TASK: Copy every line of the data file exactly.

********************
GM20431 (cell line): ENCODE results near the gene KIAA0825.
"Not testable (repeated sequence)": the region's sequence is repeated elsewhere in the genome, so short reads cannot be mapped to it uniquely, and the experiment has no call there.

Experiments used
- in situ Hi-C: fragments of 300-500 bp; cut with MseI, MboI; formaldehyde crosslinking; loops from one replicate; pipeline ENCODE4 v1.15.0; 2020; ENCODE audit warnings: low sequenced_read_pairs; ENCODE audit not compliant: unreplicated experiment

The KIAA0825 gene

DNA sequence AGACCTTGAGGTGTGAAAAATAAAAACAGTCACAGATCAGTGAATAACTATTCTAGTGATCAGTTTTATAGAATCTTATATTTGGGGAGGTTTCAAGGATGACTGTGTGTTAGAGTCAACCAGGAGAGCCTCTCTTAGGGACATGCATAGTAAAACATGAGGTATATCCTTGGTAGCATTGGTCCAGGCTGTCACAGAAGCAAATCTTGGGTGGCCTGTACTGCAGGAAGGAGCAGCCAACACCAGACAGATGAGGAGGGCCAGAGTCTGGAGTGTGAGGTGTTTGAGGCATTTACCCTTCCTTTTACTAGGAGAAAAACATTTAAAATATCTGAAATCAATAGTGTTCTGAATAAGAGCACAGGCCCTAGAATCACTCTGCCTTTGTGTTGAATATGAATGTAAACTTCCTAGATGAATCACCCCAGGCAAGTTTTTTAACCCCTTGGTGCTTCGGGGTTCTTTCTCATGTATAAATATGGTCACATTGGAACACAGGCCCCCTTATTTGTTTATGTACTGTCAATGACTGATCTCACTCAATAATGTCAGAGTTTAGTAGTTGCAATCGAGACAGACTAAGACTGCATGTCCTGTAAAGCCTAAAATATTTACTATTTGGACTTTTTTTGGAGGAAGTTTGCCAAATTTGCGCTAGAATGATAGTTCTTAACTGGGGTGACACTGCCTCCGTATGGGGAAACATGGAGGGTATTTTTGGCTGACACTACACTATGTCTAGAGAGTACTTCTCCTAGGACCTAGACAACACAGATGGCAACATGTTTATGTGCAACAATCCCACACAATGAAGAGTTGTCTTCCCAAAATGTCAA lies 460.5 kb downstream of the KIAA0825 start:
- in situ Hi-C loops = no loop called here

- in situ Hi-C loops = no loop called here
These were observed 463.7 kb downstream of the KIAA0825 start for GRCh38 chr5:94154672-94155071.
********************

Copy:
GM20431 (cell line): ENCODE results near the gene KIAA0825.
"Not testable (repeated sequence)": the region's sequence is repeated elsewhere in the genome, so short reads cannot be mapped to it uniquely, and the experiment has no call there.

Experiments used
- in situ Hi-C: fragments of 300-500 bp; cut with MseI, MboI; formaldehyde crosslinking; loops from one replicate; pipeline ENCODE4 v1.15.0; 2020; ENCODE audit warnings: low sequenced_read_pairs; ENCODE audit not compliant: unreplicated experiment

The KIAA0825 gene

DNA sequence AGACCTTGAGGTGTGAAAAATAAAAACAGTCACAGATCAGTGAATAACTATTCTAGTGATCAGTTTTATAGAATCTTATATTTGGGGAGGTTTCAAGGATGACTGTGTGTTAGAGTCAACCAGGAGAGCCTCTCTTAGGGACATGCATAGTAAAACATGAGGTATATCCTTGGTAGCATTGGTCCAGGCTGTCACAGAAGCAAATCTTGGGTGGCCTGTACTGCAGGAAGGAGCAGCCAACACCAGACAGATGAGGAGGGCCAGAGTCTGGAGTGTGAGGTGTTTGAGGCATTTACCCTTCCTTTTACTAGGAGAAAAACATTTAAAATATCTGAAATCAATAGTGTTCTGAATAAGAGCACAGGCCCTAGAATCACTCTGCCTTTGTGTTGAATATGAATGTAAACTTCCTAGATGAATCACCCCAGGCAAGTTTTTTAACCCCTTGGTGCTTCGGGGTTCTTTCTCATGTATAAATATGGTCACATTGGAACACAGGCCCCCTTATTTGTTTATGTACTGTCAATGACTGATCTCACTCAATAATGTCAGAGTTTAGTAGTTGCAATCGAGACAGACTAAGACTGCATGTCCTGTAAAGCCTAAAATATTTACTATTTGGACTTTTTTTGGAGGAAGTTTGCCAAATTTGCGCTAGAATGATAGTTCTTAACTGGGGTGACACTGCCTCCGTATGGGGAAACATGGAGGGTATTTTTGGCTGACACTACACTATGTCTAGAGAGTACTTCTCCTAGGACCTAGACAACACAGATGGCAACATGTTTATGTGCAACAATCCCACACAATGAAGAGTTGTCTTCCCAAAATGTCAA lies 460.5 kb downstream of the KIAA0825 start:
- in situ Hi-C loops = no loop called here

- in situ Hi-C loops = no loop called here
These were observed 463.7 kb downstream of the KIAA0825 start for GRCh38 chr5:94154672-94155071.